Tundra Traction Control Comparison Videos – A Tale of Two Agendas

0 Flares 0 Flares ×

They say a picture is worth a thousand words, and in the world of viral video, a YouTube link can spew forth opinions at a rate many times that of a single photograph. There’s no denying the power of a well put together video, especially in the automotive world where many drivers adopt the attitude of “seeing is believing” when it comes to performance.

Unfortunately, just because a video has been produced in a professional and well-executed manner, there is no guarantee that the information presented is impartial. Promotional videos released via thinly-disguised publicity campaigns which adopt an air of third-party legitimacy are inherently deceptive. This is just as true in “political action committee” TV ads as it is in the hotly-contested full-size pickup truck market, where so much emphasis is put on comparing and contrasting the capabilities of the offerings from Ford, Chevrolet, Dodge and Toyota.

What you’re about to see is two different videos, each of which claims to do the exact same test…but with very different results. [Spoiler alert: GM lied about the way their trucks compare to the Tundra.]

The following video clip pits the Toyota Tundra versus the Chevrolet Silverado in a series of low-traction situations in order to evaluate their respective traction control systems.

YouTube Preview Image

From the even tone of the narrator and the on-screen results, it would appear that the Silverado is clearly more capable than the Tundra when it comes to using its traction control system to get through difficult situations.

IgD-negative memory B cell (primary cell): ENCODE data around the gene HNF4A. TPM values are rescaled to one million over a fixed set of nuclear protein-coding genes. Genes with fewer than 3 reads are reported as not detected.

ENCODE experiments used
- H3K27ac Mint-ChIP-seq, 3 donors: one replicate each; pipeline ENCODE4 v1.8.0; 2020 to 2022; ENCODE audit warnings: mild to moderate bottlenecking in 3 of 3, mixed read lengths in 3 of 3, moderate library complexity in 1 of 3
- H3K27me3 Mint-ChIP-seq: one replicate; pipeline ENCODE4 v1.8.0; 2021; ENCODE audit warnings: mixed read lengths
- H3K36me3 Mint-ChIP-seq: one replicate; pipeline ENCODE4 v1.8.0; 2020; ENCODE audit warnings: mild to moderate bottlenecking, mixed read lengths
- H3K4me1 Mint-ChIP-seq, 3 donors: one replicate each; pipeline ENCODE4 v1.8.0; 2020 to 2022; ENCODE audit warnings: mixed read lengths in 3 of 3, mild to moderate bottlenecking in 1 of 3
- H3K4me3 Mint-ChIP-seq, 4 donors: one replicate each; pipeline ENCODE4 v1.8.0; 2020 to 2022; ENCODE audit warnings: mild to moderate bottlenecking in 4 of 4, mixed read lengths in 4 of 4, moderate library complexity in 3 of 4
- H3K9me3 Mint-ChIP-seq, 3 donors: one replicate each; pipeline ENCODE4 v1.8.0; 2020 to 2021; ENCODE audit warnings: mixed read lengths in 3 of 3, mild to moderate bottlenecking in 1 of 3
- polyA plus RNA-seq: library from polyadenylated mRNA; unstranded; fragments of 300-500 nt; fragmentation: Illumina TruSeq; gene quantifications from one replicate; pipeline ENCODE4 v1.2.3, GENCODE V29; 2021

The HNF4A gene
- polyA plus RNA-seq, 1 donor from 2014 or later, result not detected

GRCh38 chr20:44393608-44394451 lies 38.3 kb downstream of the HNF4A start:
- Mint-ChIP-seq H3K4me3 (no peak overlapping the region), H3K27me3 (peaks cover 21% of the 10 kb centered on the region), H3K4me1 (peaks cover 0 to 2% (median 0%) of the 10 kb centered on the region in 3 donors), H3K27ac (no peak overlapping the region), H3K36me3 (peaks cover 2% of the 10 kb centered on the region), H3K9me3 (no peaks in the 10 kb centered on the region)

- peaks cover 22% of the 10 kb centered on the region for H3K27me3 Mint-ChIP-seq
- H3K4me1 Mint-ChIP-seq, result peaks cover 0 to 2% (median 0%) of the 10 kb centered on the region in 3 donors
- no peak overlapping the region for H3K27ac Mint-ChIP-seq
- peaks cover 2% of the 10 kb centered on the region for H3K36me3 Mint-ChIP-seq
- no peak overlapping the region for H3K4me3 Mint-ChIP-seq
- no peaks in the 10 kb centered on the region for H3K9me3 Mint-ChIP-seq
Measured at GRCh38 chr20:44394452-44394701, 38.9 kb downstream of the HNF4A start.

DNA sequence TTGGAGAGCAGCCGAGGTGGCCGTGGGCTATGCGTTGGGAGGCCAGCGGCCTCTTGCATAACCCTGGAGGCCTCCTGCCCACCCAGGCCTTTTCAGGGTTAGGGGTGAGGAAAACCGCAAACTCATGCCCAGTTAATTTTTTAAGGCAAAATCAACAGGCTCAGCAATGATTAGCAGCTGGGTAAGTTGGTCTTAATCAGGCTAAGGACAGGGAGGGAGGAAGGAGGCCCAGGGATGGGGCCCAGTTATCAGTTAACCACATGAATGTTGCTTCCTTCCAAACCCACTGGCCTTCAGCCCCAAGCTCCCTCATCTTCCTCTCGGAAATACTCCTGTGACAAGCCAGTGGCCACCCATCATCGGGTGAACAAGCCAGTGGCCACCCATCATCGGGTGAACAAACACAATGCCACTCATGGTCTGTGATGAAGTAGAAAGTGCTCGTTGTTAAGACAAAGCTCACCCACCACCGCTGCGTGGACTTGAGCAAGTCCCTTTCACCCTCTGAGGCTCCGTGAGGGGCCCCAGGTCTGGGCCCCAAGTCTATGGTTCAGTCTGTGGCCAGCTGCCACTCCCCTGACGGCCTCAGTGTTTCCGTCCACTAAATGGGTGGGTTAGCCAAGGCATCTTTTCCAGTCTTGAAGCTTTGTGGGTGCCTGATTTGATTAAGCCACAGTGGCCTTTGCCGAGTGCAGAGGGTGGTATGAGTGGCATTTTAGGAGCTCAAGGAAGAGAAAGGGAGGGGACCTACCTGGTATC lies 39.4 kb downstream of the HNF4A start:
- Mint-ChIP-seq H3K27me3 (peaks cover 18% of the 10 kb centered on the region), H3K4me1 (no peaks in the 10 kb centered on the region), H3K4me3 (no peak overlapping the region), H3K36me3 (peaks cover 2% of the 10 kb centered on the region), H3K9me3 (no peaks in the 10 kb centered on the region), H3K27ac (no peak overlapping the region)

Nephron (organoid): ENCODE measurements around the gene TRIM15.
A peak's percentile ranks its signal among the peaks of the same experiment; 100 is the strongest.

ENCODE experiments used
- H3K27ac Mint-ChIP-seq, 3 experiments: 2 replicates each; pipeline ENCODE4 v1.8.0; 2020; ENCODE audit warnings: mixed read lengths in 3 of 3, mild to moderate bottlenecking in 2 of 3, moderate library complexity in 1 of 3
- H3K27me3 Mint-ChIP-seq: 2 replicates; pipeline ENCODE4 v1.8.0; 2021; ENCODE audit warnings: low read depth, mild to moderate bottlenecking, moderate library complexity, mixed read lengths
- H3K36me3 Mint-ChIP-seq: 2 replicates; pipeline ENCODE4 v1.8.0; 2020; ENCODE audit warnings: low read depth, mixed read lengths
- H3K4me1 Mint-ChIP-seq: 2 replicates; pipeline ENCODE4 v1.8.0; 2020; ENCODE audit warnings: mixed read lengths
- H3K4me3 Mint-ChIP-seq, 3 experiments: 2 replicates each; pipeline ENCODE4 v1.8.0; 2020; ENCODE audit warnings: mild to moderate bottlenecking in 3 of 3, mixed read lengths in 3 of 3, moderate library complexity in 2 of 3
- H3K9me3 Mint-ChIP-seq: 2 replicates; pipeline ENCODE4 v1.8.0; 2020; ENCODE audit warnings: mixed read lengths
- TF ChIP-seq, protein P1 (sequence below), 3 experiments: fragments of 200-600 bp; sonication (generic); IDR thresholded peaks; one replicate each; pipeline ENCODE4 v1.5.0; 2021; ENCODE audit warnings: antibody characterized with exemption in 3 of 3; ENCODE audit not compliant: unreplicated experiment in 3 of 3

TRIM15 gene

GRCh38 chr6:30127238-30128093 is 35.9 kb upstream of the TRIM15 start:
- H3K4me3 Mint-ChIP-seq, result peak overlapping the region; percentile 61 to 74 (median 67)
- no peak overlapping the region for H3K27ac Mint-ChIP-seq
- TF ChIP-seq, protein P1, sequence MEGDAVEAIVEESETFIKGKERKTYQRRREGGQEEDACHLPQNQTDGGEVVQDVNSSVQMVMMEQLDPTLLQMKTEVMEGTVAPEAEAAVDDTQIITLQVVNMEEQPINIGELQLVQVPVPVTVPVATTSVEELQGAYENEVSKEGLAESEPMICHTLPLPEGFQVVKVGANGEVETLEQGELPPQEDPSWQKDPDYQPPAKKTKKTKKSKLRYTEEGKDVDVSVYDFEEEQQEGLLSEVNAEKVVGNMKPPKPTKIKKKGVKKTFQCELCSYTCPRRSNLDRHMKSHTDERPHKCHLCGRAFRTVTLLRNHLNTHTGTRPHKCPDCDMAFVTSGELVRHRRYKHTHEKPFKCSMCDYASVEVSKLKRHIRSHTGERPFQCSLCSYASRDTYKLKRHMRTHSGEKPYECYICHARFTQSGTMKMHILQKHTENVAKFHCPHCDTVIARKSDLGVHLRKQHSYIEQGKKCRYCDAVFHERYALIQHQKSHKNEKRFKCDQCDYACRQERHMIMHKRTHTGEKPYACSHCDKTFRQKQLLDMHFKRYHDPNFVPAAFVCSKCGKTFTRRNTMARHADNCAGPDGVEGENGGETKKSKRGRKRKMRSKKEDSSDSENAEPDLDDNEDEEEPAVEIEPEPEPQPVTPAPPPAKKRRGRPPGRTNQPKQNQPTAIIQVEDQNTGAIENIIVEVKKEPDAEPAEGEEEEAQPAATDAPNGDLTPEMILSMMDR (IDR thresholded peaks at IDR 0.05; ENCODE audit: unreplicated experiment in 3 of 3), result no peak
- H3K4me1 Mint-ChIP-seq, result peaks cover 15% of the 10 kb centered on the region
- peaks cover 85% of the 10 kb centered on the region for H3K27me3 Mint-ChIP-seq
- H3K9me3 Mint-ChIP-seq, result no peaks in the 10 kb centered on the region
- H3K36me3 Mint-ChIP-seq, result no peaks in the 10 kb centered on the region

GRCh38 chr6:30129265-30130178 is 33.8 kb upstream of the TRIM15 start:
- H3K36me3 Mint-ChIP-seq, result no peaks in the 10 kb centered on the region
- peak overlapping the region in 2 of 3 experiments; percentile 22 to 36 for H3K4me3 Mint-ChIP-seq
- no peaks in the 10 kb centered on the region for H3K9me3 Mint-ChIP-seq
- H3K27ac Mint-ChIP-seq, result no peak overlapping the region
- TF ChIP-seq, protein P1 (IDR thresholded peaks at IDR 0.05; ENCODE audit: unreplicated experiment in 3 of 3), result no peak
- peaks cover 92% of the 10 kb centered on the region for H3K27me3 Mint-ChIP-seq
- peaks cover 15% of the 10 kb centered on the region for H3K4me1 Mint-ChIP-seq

How can it be, then, that the next video essentially proves the opposite point of view?

YouTube Preview Image

Again – a slick and professional-looking test performed with high production values imparts a great deal of weight to the claims made by those on-camera. However, the results of the test directly contradict the findings of the previous video. They can’t both be right, can they?

No, they can’t.

But then again, what each video is “right” about is perhaps not as directly comparable as it might seem at first blush. It is very difficult to accurately evaluate two different traction control systems without using carefully-controlled, lab-like conditions and the same skilled drivers in each test. This is why when pickup trucks are developed, they are put through their paces by professionals who have access to extensive testing facilities that offer the chance for repeatable results – not by magazines or PR firms with video cameras, mud bogs and running water.

While it’s always a good idea to get information from more than one source, this seems like a situation where GM’s thinly veiled promotional video was – at best – misleading. At worst, it’s an outright lie. PickupTrucks.com used a real-world test and came up with a much different result…which makes you wonder just how legit the first, manufacturer-arranged video is.

NOTE: Special thanks to Danny for bringing these two videos to our attention. Great work!

Filed Under: TundraHeadquarters.com


RSSComments (10)

Leave a Reply | Trackback URL